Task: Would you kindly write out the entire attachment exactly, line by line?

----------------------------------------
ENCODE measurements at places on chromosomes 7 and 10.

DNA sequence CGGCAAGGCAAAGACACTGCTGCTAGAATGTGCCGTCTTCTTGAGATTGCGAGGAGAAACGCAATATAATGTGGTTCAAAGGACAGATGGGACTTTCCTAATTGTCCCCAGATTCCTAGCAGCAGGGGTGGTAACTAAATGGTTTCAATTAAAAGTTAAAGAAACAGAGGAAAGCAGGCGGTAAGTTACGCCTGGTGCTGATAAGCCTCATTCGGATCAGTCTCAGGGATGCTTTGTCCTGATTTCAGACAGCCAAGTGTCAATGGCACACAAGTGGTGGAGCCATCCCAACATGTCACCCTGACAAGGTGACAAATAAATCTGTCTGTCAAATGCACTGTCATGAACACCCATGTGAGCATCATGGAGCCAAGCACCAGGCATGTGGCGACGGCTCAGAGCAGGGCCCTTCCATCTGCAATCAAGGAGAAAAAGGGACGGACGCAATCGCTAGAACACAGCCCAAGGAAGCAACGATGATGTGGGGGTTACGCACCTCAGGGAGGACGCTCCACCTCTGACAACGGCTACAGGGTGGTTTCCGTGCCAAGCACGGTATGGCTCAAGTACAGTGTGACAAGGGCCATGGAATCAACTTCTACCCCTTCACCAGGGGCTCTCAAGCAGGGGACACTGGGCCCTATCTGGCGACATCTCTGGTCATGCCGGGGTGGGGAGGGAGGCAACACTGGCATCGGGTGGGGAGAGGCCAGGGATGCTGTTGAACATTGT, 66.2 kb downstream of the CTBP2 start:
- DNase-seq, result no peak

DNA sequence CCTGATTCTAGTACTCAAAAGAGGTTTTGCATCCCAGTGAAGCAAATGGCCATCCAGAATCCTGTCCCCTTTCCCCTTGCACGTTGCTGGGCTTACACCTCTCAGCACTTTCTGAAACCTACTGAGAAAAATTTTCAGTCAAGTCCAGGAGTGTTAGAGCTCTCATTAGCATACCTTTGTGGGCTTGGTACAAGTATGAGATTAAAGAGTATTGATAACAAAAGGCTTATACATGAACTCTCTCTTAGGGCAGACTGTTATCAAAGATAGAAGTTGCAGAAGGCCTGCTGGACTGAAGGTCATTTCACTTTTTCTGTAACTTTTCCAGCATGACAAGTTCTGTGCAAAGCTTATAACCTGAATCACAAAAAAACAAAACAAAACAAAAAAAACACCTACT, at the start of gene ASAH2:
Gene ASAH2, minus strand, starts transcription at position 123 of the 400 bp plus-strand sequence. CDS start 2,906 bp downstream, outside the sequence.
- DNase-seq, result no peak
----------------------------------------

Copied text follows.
ENCODE measurements at places on chromosomes 7 and 10.

DNA sequence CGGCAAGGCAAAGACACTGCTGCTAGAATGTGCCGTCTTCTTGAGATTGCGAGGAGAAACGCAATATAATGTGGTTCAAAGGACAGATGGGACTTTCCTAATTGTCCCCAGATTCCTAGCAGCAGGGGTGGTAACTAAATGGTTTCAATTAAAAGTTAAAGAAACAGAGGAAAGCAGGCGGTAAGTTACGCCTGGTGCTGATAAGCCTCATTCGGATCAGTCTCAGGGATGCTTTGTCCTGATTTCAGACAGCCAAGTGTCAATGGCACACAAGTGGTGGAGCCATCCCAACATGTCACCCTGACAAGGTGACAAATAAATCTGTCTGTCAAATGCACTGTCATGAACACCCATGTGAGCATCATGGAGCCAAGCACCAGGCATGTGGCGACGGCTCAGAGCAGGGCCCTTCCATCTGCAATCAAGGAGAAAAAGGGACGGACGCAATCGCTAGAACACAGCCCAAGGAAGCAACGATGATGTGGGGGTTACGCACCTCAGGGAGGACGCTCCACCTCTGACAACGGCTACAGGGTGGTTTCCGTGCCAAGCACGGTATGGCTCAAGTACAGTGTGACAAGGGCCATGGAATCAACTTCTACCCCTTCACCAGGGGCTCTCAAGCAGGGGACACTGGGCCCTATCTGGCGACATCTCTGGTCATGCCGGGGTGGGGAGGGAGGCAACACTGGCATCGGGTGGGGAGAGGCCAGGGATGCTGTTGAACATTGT, 66.2 kb downstream of the CTBP2 start:
- DNase-seq, result no peak

DNA sequence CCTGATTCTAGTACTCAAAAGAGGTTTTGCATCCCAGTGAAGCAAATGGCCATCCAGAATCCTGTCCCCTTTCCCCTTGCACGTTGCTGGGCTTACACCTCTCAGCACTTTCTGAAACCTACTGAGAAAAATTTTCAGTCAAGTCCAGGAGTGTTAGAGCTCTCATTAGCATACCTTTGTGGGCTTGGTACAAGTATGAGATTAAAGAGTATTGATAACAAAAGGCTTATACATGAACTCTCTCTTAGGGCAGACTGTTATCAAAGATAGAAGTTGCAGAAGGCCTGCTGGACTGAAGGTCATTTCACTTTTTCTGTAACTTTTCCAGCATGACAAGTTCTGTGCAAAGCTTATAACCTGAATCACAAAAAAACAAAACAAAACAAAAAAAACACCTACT, at the start of gene ASAH2:
Gene ASAH2, minus strand, starts transcription at position 123 of the 400 bp plus-strand sequence. CDS start 2,906 bp downstream, outside the sequence.
- DNase-seq, result no peak